I have been reading books of philosophy this year.. I must have read some fiction and non-fiction as well but I don’t remember them too well. The best thing that I read this year (I am yet to finish it) is definitely Heidegger’s Being and Time. The book I just finished is Consolation of Philosophy by Boethius. Being and Time is the most revelatory book I have ever read… each page opens up new avenues of thought and makes you think about existence the way you have never thought before. From Foucault to Sartre to Baudrillard… every philosopher who has shaped the horizon of 20th century thought has been influenced by the groundbreaking ideas of Heidegger. I picked up Consolation of Philosophy with lots of expectation but it didn’t turn out to be as exciting, or novel, as I expected it to be. It is a medieval metaphysical meditation on the futility of fame, wealth, power and other such ‘things of the world.’ Also, this year I read Foucault’s History of Sexuality (part one and two), and it is a great read, especially part one; it changes the way you look at sex and sexuality, esp. when you realize how sexuality, as we understand it today, is a 19th century concept, and how our idea of sex has changed through different historical periods.

Well.. I don’t think I have read any contemporary literature this year. The closest thing to contemporary lit I read was Hoshang Merchant’s The Man who would be Queen. It is a racy read, Merchant calls it “autobiographical fictions”. So you don’t know how many of his crazy sexual exploits across three countries is true but I felt the narrative was rather incoherent — he jumps from one topic to another, a bit too casually for the reader’s comfort, without satisfactorily completing any thread of thought.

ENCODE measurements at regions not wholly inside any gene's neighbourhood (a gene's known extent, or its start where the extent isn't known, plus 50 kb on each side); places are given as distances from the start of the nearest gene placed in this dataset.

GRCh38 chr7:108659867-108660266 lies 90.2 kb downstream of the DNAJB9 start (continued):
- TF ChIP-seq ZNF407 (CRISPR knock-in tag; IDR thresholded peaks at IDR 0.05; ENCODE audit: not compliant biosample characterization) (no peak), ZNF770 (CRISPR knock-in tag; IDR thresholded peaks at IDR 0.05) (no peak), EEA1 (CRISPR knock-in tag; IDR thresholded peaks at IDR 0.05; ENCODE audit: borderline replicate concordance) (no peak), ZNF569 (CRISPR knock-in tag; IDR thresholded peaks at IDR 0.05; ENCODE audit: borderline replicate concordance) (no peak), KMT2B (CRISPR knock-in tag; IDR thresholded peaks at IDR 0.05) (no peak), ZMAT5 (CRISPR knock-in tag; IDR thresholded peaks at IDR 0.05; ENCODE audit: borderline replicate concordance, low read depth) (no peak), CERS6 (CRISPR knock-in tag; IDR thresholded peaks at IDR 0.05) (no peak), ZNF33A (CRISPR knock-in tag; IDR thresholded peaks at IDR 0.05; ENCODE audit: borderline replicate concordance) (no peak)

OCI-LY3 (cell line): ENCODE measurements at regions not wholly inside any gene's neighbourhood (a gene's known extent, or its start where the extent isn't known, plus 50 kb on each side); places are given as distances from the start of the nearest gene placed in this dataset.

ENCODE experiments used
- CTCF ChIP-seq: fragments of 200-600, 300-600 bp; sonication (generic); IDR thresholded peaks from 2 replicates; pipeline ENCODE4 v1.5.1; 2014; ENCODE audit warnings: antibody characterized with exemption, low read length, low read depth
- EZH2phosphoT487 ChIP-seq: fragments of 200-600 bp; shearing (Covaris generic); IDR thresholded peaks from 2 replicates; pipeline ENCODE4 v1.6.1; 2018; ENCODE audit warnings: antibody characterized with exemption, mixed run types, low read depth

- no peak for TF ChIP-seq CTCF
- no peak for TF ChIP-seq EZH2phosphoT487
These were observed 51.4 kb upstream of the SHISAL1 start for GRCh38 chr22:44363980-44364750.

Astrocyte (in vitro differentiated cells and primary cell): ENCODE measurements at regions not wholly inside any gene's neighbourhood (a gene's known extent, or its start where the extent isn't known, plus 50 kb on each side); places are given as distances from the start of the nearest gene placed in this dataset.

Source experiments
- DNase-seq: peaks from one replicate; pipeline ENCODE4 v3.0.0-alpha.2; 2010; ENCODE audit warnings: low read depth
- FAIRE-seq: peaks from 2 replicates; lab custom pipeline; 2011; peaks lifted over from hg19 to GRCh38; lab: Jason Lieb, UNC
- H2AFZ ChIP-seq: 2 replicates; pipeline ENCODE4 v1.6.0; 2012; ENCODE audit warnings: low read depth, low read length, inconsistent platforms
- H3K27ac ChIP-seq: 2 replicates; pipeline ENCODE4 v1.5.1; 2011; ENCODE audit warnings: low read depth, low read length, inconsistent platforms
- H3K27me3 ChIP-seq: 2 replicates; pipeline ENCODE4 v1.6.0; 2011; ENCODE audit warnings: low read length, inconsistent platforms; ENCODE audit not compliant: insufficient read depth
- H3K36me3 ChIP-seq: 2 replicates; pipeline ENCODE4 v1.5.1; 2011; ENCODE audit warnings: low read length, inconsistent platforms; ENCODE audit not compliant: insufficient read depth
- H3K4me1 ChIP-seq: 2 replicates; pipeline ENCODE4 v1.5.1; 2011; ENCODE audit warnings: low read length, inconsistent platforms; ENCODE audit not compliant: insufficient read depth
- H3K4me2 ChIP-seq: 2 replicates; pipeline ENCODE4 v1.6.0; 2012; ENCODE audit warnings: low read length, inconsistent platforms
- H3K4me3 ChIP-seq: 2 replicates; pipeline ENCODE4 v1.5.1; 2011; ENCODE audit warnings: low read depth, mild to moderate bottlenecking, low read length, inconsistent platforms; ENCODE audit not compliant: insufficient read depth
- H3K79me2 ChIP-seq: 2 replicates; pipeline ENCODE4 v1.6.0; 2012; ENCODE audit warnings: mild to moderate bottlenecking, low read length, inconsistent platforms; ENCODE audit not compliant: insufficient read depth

I don’t think I should go on like this but I think it is a good exercise for me, to remember all that I read this year. I am surprised at how little of contemporary literature I read these days!

Another book that I liked a lot is the non-fictional graphic book Bhimayana written by Srividya Natarajan and S Anand, and illustrated by Durgabai and Shubhash Vyam, on the life of Bhimrao Ambedkar. I was particularly impressed by the use of an Indian idiom in the illustrations. Durgabai and Subhash have used “dignas”, the traditional Indian panels, and have completely done away with the comic-strip format of western graphic novels. The different kinds of speech bubbles used in he book (the “scorpion-sting” speech bubble for people whose words have a sting, for example), the novel use of newspaper and magazine reports as part of the narrative, the incident of the artists themselves being treated as invalids by the neighbours of the publisher, when they come to visit him in Delhi — all these make the book a poignant and resonant read. And, the thought of bringing a pop, hep and predominantly urban medium like graphic novel to engage with a taboo topic like untouchability (and its 21st century avtars) was, I think, fantastic in itself.

Books I look forward to reading
I am looking forward to reading The Critique of Pure Reason by Immanuel Kant in 2013! Ha ha.. Seriously, that is the only book I am looking forward to read. And, maybe, I will also read Jeet Thayil’s Narcopolis about which I have heard a lot of good things.

Bhog and Other Stories

Bhog and Other Stories
By Ankur Betageri
Pilli Books, Bangaluru, 2010
Hardback, 108 pp., Rs. 260
by Zafar Anjum

In Ankur Betageri’s debut collection of short stories, Bhog and Other Stories, the last story, Malavika, is about a Bangalore-based materialistic girl. The eponymous character, Malavika, is befriended by the narrator—a writer and a friend of the young college-going student. The writer shows that Malavika is confused about life.